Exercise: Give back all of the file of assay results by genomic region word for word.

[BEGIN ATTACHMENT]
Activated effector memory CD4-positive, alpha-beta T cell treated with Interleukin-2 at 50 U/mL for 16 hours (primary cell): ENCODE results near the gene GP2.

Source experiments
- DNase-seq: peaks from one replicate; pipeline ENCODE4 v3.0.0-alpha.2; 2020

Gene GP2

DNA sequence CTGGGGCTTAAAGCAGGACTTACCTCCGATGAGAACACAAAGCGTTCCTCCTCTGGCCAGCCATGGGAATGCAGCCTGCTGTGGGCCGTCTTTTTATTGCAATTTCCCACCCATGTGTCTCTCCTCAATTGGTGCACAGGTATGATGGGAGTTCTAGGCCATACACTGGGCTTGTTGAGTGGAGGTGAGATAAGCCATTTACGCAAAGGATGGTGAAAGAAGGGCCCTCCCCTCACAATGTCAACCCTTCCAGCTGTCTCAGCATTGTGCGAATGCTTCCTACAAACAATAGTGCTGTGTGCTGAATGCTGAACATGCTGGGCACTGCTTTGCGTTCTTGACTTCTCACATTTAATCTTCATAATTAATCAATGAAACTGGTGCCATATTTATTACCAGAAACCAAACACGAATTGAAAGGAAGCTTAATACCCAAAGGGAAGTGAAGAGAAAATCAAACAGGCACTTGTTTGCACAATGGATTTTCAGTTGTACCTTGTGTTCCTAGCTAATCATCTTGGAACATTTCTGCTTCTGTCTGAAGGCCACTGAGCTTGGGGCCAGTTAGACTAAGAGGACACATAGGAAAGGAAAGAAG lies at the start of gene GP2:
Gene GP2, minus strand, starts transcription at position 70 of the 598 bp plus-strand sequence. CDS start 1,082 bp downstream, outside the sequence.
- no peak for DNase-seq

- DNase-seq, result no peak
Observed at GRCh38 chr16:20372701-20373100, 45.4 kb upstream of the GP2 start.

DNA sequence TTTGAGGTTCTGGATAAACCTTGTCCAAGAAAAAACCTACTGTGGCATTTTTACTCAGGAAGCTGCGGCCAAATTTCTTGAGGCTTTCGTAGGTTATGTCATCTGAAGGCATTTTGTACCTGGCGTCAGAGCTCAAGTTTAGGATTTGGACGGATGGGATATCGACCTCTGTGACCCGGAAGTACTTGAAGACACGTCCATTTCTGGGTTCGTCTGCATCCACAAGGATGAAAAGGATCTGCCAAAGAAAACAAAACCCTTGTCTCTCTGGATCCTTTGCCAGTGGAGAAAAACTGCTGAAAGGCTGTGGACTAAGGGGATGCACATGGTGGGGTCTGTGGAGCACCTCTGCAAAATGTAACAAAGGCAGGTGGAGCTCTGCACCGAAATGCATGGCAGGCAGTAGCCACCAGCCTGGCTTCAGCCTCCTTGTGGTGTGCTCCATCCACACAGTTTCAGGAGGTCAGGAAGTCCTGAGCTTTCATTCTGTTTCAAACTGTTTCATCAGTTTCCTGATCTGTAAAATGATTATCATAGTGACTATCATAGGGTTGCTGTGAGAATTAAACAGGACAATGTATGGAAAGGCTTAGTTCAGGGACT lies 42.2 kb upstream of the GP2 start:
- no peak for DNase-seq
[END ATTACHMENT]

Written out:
Activated effector memory CD4-positive, alpha-beta T cell treated with Interleukin-2 at 50 U/mL for 16 hours (primary cell): ENCODE results near the gene GP2.

Source experiments
- DNase-seq: peaks from one replicate; pipeline ENCODE4 v3.0.0-alpha.2; 2020

Gene GP2

DNA sequence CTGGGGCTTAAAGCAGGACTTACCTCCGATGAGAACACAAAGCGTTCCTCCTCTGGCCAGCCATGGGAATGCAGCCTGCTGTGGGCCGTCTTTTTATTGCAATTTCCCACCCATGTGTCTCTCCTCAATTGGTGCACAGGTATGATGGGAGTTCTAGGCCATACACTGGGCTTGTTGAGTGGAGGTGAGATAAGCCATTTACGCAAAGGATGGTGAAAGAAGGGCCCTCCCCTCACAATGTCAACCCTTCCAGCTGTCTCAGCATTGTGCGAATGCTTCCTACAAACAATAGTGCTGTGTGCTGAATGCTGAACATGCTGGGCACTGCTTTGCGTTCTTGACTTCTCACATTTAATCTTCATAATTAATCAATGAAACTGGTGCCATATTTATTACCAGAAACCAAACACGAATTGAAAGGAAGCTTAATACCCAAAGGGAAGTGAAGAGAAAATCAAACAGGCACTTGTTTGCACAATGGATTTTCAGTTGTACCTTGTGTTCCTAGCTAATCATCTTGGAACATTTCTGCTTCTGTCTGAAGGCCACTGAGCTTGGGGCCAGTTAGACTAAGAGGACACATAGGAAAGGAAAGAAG lies at the start of gene GP2:
Gene GP2, minus strand, starts transcription at position 70 of the 598 bp plus-strand sequence. CDS start 1,082 bp downstream, outside the sequence.
- no peak for DNase-seq

- DNase-seq, result no peak
Observed at GRCh38 chr16:20372701-20373100, 45.4 kb upstream of the GP2 start.

DNA sequence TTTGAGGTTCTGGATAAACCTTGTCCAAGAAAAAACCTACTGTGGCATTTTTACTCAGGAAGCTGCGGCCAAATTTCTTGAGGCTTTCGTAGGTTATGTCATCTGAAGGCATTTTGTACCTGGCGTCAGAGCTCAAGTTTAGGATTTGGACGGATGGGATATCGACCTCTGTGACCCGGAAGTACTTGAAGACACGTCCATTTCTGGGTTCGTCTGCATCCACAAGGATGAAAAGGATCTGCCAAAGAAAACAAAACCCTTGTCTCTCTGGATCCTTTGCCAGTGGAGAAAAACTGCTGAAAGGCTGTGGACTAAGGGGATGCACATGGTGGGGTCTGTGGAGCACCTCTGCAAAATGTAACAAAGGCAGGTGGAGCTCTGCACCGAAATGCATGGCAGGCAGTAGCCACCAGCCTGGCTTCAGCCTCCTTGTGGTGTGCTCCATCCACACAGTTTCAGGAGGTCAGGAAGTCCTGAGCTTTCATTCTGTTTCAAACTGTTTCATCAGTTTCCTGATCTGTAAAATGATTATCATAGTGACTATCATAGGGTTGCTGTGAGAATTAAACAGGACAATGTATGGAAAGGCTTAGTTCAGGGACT lies 42.2 kb upstream of the GP2 start:
- no peak for DNase-seq